The not-so-great sermons are the ones I unfortunately remember the most – and are probably the reason why so many people groan when it comes time to pledge to any cause. The worst ones leave bad tastes in the soul such as guilt, shame, fear, threats and even confusion. One pastor about four denominations ago in my walk urged us to “give hilariously.”

There are few things in life I find truly hilarious, so to pair money with “hilarious,” still has me scratching my head over that one. Besides, I believe charitable giving is a solemn, thoughtful, private act, far from hilarious. I think I understand what he was shooting for in theory, but it certainly didn’t help me decide how and what to give.

Money makes us squirm, from the guy who wins the lottery and suddenly has as many new “friends” as he has new dollars, to the guy who’s one paycheck away from bankruptcy. This should be our tip-off that money is indeed the root of all evil!

Nonetheless, the need for and use of money is our lot in this life, a force with which we must contend. Why, then, do people get so weird when it comes to giving?

I saw a reaction from someone who recently received in the mail a brochure and pledge card from a church. This person ranted that “it’s all about the money, that’s always what they’re after, that’s all they care about – it never fails – you go somewhere and eventually they hit you up for money.”

I tried to soften it by reminding this person that although a church is a place of worship and a place to connect with God, it still has utility bills, upkeep and other expenses like any other business or home.

But the heart of this person was hardened, and they preferred to think of their partaking in the month of Sundays as a free ride, something somebody else should pay for. And they turned their back and refused to go back.

Whose loss is THAT?

Giving, according to the Bible, should come from the heart. It is a willing act of sharing what originally was not ours to begin with. Our resources didn’t just drop into our lap, and it took a great deal more than our own God-blessed efforts to acquire what we have.

Really, we could all be disabled and unable to work, unable to play, unable to do anything but rely on the charity and good will of others – it only takes a snap-second to wind up in that situation.

So contemplate the sources of what you have on hand when you consider the extent of your giving. While giving shouldn’t cause a personal financial wipeout, it should definitely arise out of a deeply gracious acknowledgement of what you have on hand and what you believe is in your heart to give back.

Giving back – that’s the key.

And perhaps it’s not just money that you need to consider giving. God blessed you with talents, too – talents that can benefit His people, the neighbors the commandment says, we are to love.

A truly gracious receiver will never be insulted or judgmental about a gift of any size, no matter how small. And they will receive with the utmost of thanksgiving, something we would do well to remember as we Americans sit down to our next holiday feast in about a month.

No gift is insignificant. Every gift has meaning – remember the widow giving her only two mites. The smallest gifts can be the most meaningful and powerful.

I would be remiss not to add that giving is often an act of trust. The sky could fall tomorrow (read: wars, another Great Depression, disaster, Tribulation) – there is no way you or I can pledge anything with certainty. Every choice we make is a gamble and banks on the assumption that we will wake up tomorrow and life will be the same as it was yesterday.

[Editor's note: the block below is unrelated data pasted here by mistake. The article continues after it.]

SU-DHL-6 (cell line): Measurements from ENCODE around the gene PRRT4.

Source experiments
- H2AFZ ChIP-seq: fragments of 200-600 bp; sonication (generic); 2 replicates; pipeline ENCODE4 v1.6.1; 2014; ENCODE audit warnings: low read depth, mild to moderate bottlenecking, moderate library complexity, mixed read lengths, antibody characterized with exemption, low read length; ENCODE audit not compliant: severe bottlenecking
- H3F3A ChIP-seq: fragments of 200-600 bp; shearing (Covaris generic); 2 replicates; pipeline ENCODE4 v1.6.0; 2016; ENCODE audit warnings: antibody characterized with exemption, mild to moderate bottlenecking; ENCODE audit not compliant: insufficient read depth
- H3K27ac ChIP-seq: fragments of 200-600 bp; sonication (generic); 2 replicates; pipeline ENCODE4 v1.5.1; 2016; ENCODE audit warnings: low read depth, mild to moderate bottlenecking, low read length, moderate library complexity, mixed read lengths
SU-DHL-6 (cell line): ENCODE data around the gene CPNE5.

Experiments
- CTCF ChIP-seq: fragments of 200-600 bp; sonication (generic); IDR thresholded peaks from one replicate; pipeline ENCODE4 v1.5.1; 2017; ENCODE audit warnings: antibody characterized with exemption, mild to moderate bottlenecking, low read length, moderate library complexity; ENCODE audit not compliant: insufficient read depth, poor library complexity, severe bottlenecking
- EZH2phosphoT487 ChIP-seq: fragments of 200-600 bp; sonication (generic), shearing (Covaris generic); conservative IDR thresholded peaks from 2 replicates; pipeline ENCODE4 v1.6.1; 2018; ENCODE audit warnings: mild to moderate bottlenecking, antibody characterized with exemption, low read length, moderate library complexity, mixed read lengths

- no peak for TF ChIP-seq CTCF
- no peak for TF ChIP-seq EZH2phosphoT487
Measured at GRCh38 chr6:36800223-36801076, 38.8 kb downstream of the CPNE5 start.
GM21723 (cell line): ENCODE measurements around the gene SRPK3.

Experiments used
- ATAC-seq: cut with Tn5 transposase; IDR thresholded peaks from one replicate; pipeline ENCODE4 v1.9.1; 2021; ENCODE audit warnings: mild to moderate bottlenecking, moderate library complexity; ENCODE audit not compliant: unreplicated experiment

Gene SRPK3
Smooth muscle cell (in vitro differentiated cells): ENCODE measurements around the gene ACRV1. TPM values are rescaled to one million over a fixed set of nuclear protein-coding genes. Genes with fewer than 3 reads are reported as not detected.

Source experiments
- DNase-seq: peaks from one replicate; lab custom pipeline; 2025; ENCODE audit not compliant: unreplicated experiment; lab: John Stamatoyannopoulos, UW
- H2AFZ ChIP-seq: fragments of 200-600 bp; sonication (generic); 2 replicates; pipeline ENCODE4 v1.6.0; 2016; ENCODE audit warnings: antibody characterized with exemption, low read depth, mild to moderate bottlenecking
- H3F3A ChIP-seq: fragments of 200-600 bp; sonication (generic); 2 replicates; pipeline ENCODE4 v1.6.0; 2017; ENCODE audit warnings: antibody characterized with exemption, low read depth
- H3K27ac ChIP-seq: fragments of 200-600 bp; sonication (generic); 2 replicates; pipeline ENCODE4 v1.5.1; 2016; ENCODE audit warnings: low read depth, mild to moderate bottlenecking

On the morning after the big hurricane, our ears still popped after the 130 mph winds we withstood huddled with our children in an interior hall.

We went outside as angry clouds churned themselves northeast, giving way to sun. The sun afforded us the light to see that our world was no longer what it had been yesterday.

Katrina Destruction

We had no jobs to go to – everything was closed or destroyed, and even if anything was open, we couldn’t get to them because of the fallen trees and debris everywhere. There was work to be done, but it wasn’t the work we were used to in our workaday world.

Katrina Road Sign

Neighbors came outside as the morning progressed; we assessed the damage and assembled in the street. Together, we made plans to survive.

Neighbors with chain saws would take to the trees. Neighbors with freezers with no power and thawing food would take to the grills. Neighbors with generators would take to the neighbors who needed cool air, oxygen or other life-saving needs. Neighbors with boats took to the flooded roads down by the bayou to look for lost people, pets and to recover floating valuables.

We rolled up our sleeves, came together and collectively, made the best of everything, even though everything was the farthest thing we could imagine from status quo. Two weeks later, we were able to get through to main roads and road crews, National Guard and the Red Cross were able to get through to us.

There are so many ways to give. Please, dear friends, do not be turned off or scared away when your favorite organization or church you appreciate asks you for money, talents or resources.

That organization or church can only be as great as the collective greatness of those who nourish, feed and give back to it, both in times of feast and in famine. You never know when you’re going to need them.

Best yet, there is no greater feeling than to give, and to give willingly and cheerfully. Don’t worry that it’s not as much as the other guy, not as much as you’d like or as much as you think you “should” give.

Just give.

You will be blessed tenfold.

(Jesus wasn’t joking around when he fed the crowds with a few fish and some scant bread. And this is what turned up at my house early this afternoon when I got back from church after putting my meager pledge card in the collection plate (black drum in my child’s hands, red drum on table)):